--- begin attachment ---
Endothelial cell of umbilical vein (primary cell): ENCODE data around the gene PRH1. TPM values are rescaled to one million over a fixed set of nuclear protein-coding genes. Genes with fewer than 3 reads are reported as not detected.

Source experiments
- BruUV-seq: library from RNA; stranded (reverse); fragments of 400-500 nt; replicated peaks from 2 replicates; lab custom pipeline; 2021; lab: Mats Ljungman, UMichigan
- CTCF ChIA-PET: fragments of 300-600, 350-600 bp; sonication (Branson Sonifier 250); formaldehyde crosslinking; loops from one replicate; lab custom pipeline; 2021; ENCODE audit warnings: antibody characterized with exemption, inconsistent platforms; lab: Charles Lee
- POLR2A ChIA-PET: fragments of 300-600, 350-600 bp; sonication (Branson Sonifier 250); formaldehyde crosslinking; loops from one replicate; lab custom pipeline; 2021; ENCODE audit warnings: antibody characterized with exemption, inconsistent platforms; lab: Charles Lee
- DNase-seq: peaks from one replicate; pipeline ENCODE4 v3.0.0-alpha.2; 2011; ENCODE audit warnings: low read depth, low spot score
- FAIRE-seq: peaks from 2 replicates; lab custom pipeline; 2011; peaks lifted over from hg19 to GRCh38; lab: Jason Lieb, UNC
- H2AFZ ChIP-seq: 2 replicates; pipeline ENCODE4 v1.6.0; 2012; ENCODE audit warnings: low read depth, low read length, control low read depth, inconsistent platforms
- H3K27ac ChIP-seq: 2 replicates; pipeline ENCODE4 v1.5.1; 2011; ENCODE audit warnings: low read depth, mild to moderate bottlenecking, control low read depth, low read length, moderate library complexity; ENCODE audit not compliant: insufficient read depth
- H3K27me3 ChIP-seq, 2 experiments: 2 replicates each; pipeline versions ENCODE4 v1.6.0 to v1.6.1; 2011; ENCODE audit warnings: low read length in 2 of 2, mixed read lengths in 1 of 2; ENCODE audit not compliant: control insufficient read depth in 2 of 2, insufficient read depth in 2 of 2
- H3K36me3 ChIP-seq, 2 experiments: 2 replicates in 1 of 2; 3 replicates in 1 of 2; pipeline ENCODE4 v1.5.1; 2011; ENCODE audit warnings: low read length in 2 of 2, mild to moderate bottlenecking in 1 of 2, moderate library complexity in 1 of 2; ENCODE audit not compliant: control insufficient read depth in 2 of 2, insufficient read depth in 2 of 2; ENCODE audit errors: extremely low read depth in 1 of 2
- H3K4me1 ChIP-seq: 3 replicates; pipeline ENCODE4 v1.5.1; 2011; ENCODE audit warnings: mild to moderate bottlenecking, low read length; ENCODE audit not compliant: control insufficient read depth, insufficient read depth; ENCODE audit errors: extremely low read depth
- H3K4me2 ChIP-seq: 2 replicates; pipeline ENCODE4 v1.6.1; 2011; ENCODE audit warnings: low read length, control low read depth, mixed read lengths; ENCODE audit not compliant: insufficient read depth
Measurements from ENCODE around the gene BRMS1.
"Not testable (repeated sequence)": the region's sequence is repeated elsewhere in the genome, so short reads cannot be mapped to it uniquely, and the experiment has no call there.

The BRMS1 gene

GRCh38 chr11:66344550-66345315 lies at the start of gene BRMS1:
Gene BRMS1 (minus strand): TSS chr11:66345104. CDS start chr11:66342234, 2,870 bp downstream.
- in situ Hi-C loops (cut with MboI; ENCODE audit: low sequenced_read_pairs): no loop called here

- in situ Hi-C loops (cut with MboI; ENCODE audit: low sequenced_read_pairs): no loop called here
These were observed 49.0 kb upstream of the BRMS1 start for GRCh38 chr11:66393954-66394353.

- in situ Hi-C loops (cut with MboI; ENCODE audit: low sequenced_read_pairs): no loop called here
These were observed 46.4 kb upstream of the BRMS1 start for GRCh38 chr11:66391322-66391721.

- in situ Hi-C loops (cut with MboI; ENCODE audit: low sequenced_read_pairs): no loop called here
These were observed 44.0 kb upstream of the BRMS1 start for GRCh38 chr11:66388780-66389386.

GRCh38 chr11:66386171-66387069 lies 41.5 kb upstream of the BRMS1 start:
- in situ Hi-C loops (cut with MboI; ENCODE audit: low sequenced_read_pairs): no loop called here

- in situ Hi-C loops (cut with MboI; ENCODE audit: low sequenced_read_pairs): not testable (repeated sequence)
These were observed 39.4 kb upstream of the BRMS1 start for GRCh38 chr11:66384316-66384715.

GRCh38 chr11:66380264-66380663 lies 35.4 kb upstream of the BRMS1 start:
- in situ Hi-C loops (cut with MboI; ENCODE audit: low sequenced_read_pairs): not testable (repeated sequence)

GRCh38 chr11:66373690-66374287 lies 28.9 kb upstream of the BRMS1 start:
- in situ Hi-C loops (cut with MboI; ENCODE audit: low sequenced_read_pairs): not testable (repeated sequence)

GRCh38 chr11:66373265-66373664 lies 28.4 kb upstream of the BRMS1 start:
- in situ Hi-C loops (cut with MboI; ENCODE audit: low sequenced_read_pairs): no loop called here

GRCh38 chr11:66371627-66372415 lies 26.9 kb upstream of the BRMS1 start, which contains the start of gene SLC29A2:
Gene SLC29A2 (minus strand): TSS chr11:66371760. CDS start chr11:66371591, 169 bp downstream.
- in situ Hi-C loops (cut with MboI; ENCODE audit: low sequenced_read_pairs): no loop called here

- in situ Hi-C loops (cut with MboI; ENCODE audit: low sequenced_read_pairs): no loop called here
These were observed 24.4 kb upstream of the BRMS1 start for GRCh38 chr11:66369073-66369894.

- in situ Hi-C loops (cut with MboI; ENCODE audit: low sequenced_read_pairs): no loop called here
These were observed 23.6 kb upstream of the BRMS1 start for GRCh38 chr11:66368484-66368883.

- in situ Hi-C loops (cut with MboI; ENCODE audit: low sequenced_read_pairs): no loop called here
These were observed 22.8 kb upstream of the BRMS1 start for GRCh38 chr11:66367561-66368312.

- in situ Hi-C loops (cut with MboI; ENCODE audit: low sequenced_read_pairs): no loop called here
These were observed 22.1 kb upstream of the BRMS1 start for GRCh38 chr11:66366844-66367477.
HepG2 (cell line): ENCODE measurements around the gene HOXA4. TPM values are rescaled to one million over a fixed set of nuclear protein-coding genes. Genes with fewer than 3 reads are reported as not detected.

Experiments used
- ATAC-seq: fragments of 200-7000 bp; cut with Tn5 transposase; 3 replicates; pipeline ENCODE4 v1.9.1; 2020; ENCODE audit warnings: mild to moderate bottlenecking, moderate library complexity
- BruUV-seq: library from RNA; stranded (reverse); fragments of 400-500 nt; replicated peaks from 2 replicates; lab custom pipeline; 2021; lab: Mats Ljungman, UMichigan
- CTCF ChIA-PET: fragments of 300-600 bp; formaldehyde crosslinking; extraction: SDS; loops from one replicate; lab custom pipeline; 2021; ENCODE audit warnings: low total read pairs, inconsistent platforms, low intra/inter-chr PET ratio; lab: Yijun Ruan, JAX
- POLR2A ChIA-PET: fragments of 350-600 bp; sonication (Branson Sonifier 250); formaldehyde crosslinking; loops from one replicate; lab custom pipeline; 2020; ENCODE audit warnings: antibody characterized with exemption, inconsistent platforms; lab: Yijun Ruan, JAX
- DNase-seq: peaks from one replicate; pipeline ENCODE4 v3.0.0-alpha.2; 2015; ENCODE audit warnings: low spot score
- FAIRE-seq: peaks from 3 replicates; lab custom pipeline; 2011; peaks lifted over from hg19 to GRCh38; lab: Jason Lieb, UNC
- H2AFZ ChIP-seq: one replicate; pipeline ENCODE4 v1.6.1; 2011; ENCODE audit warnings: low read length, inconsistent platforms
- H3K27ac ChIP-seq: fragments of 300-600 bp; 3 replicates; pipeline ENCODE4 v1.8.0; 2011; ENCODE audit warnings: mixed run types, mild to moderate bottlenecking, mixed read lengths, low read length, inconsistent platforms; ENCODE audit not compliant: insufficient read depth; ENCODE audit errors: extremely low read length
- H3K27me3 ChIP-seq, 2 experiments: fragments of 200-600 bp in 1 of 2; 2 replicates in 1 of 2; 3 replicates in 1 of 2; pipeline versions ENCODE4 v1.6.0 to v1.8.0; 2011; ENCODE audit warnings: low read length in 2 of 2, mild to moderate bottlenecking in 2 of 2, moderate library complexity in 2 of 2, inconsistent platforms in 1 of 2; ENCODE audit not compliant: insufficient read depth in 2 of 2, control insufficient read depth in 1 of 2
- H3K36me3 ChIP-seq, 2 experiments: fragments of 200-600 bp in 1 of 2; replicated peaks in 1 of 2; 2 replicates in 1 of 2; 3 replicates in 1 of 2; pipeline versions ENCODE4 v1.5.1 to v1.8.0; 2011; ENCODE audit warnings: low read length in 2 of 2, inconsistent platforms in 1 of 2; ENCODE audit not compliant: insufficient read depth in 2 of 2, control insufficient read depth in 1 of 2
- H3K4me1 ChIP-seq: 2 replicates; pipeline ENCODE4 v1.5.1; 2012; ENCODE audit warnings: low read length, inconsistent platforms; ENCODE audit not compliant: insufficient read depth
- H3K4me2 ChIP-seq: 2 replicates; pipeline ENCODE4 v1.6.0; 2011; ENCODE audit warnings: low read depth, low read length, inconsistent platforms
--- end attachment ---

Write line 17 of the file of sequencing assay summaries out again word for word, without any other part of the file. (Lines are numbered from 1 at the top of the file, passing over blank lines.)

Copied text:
GRCh38 chr11:66344550-66345315 lies at the start of gene BRMS1: